b) Historical and Cultural Factors:- In Indian scenario the historical or cultural factors may be considered the prime components of the phenomenon of regionalism. The historical and cultural components interpret regionalism by way of cultural heritage, folklore, myths, symbolism and historical traditions. People of a particular cultural group also derive inspirations from the noble deeds and glorious achievements of the local heroes. Nevertheless there are sudden political and economic realities which can be covered under the gamut of historical and cultural factors.

c) Cast and Region:- Caste system and religion in Indian society play only a marginal role in causing regionalism. Only when caste is combined with linguistic preponderance or religion it may cause regional feeling. In the like manner religion is not so significant except when it is combined with linguistic homogeneity or based on dogmatism and orthodoxy or lined with economic deprivation. However, regionalism is usually a secular phenomenon in a relative sense and it can cross-cut the caste affiliation or religious loyalties.

d) Economic Factors:- In the present times, uneven developments in different parts of the country may be construed as the prime reason for regionalism and separatism. There are certain regions in the country where industries and factories have been concentrated, educational and health facilities are sufficiently provided, communication net work has been developed, rapid agricultural development has been made possible. But there are also certain areas where the worth of independence is yet to be realized in terms of socio-economic development.



21. Why are the World Bank and the IMF are under severe criticism?                      2

Ans.:- The World Bank has been criticized because of a perceived conflict between their stated goals and their actual goals.

IMF is under criticism because the IMF deal with economic crises, whatever policy they offer, there are likely to be difficulties. It is not possible to deal with a balance of payments without some painful readjustment.

 22. How does the United Nations act as a mediator between the warring nations?                  5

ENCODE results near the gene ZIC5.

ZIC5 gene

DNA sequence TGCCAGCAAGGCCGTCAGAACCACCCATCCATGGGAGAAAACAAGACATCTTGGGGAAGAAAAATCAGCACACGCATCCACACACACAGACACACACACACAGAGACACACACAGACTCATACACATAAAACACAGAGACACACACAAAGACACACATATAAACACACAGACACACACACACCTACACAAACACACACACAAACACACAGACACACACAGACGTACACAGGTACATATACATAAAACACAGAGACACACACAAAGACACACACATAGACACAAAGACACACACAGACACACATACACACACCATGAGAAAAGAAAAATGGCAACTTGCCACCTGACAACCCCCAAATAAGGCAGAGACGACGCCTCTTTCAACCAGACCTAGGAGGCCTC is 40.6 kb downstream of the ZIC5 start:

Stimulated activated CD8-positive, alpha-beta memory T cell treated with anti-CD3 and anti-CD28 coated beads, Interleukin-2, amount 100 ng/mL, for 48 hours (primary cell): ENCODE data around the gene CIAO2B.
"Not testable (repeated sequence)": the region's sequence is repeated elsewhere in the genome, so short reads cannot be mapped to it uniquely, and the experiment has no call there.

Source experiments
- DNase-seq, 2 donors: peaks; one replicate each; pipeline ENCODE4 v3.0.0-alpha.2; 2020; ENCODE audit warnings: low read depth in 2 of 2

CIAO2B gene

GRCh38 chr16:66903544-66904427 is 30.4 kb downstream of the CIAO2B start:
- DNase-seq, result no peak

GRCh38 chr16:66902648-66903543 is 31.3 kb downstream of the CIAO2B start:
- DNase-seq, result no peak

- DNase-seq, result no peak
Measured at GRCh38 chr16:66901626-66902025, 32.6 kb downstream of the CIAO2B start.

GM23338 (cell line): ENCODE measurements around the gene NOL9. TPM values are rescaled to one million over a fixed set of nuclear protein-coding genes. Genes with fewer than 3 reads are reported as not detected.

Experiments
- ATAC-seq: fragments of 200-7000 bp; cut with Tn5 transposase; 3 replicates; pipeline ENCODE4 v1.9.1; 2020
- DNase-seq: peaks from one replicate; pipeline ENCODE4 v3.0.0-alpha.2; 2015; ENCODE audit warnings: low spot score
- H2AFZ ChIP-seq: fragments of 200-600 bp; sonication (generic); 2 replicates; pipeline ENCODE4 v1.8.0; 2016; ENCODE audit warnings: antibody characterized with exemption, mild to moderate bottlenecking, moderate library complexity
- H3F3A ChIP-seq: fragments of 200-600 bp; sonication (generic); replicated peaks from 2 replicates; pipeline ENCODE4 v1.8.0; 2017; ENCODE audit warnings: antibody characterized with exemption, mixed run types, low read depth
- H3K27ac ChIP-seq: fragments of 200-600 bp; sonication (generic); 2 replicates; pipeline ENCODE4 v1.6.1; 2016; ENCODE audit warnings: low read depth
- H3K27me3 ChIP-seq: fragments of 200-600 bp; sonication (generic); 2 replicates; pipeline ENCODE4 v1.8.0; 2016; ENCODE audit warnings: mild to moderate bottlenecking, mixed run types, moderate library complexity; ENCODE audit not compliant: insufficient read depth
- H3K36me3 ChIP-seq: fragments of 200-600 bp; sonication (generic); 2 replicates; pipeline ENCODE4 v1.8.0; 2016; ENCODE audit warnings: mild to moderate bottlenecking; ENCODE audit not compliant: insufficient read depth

Ans. The United Nations must be “bold and creative” in harnessing the avenues and capacities available for mediation, Secretary-General Antonio Guterres told the Security Council today in an open debate on the topic.

“we must make prevention our priority,” he said, by investing in mediation, peace building and sustainable development. The United Nations has various resources it deploys, including the Standby Team of Senior Mediation Advisers, whose members are providing guidance in the Central African Republic on transitional justice and assisting in the design of a mediation process in

23. What is meant by World Order? Mention the set of three rules and principles which are commonly accepted and respected by governments to create World Order.                  2+6=8

Ans. Analytically, world order refers to the arrangement of power and authority that provides the framework for the conduct of diplomacy and world politics on a global scale.

The three principles are:-

1) Supremacy of Law:- The rule of law requires both citizens and governments to be subject to known and standing laws. The supremacy of law also requires generality in the law. This principle is a further development of the principle of equality before the law. Laws should not be made in respect of particular persons. As Dicey postulated, the rule of the law presupposes the absence of wide discretionary authority in the rulers, so that they cannot make their own laws but must govern according to the established laws. Those laws ought not to be too easily changeable. Sable laws are a prerequisite of the certainty and confidence which form an essential part of individual freedom and security. Therefore, laws ought to be rooted in moral principles, which cannot be achieved if they are framed in too detailed a manner.